Thursday, October 28, 2010

Plant a trick, not a treat, for deer!

In addition to being a tough, drought tolerant perennial, Mexican bush sage is one of many ornamental plants deer prefer not to eat that thrive in our area
If deer have been trick or treating in your landscape lately then you know how devastating their nightly foraging can be. Deer populations are higher than ever in our area and native habitat is disappearing rapidly as more woodland areas are developed into subdivisions, forcing deer to seek food in backyards and gardens. While there are several options for reducing deer damage in the landscape, including fencing, repellants, and even guard dogs, one of the easiest is to give deer a trick by landscaping with plants they prefer not to eat. Though no plant is deer proof, there are many good landscape plants for this area that deer find less palatable - a solution that is both effective and relatively low-cost, once you know which plants to choose.

Find out more! Read the rest of the story on the Pender Extension website, .

Thursday, October 21, 2010

Fall Foliage Color for Coastal Landscapes

While the coastal southeast may not be as well known for beautiful autumn foliage as other parts of the country, it is possible to have stunning fall foliage in local landscapes if you choose the right plants. For example, the leaves of our native dogwood trees reliably turn crimson every fall, and red berries extend the show into winter.

In our area, fall color usually peaks in November, though some varieties have started coloring early this year thanks to our recent cool night temperatures. Several trees and shrubs with great fall color can be grown in our area, and now is the perfect time to plant!

Learn more! Read the rest of the story on the Pender Cooperative Extension website:

Friday, October 15, 2010

Improving Sandy Soil

Drought tolerant plants like these, 'Color Guard' Yucca (front), Texas sage (middle), and pink muhly grass (back), thrive in improved sandy soils will no additional watering. 

Fall is the perfect time to plant trees and shrubs in the south. If you are planning any landscape projects this fall, make sure the time and money you put into new plantings is well spent by improving problematic soil conditions before planting. One of the most common problems gardeners face in SE NC is poor sandy soil. Fortunately sandy soils are usually easy to work, so getting your soil into good shape should not wear you out. And, once you have improved a sandy site, you will find these soils can be quite productive, producing prolific vegetables and robust trees, shrubs and flowers.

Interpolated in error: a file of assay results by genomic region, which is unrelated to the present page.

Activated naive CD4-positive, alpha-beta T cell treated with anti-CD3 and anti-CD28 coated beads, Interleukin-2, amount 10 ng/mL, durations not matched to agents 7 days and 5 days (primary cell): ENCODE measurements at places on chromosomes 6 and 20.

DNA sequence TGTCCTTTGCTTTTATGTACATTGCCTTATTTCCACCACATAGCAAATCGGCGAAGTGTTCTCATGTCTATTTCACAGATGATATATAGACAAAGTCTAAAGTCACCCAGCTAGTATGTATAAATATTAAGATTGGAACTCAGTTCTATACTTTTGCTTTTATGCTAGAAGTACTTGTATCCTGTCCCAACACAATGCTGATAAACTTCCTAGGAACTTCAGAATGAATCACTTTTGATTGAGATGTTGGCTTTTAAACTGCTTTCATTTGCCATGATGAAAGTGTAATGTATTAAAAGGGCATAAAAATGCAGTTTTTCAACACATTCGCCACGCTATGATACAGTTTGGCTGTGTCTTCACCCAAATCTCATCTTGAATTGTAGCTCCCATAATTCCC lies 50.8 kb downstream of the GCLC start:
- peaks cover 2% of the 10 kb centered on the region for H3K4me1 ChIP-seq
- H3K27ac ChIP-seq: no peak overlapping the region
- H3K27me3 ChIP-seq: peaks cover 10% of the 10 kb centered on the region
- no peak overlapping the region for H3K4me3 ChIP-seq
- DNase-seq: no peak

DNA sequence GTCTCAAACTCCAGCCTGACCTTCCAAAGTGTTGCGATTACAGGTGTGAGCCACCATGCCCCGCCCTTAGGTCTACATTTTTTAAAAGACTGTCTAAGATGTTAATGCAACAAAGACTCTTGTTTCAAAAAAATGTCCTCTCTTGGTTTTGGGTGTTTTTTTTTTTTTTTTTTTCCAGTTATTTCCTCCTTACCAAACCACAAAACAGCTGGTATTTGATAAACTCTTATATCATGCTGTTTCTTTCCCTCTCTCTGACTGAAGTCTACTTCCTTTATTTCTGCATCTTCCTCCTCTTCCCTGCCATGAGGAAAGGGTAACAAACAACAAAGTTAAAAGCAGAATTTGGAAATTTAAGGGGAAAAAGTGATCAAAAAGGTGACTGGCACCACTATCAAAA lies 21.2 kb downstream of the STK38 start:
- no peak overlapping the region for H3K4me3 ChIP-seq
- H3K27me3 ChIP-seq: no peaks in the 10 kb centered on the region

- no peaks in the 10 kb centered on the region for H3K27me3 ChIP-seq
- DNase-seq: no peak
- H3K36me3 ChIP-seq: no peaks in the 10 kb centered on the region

Learn more! Read the rest of the story here on the Pender Cooperative Extension website: .

Friday, October 8, 2010

Mushrooms in Landscapes and Mulch

Nuisance growths sometimes found on mulch and in landscape beds include this 'dog vomit' slime mold. Mushrooms and other fungi often appear during mild, damp weather but are rarely damaging to plants.

The recent wet weather experienced throughout eastern NC is likely to lead to an increase in harmless mushrooms in yards and mulched beds. While mushrooms are easily recognized by most people, some of their relatives that are often found growing on hardwood mulch may not be as familiar. From time to time, some of the more noticeable of these organisms may catch a gardener’s attention and cause them to wonder about their identity.

Find out more! Read the rest of the story on the Pender Extension website:

Friday, October 1, 2010

Time to Plant Onions and Garlic!

Interested in cultivating sweet, home-grown onions and flavorful garlic in your own backyard? If so, now is the time to plant. Growing onions from seed and garlic from cloves is easy to do in home gardens. Onions and garlic have few pest problems, and crops started now will be ready for harvest in spring. Ensure your success by properly preparing your soil and choosing varieties recommended for our area. 
Find out more! Read the rest of the story on the Pender Cooperative Extension website: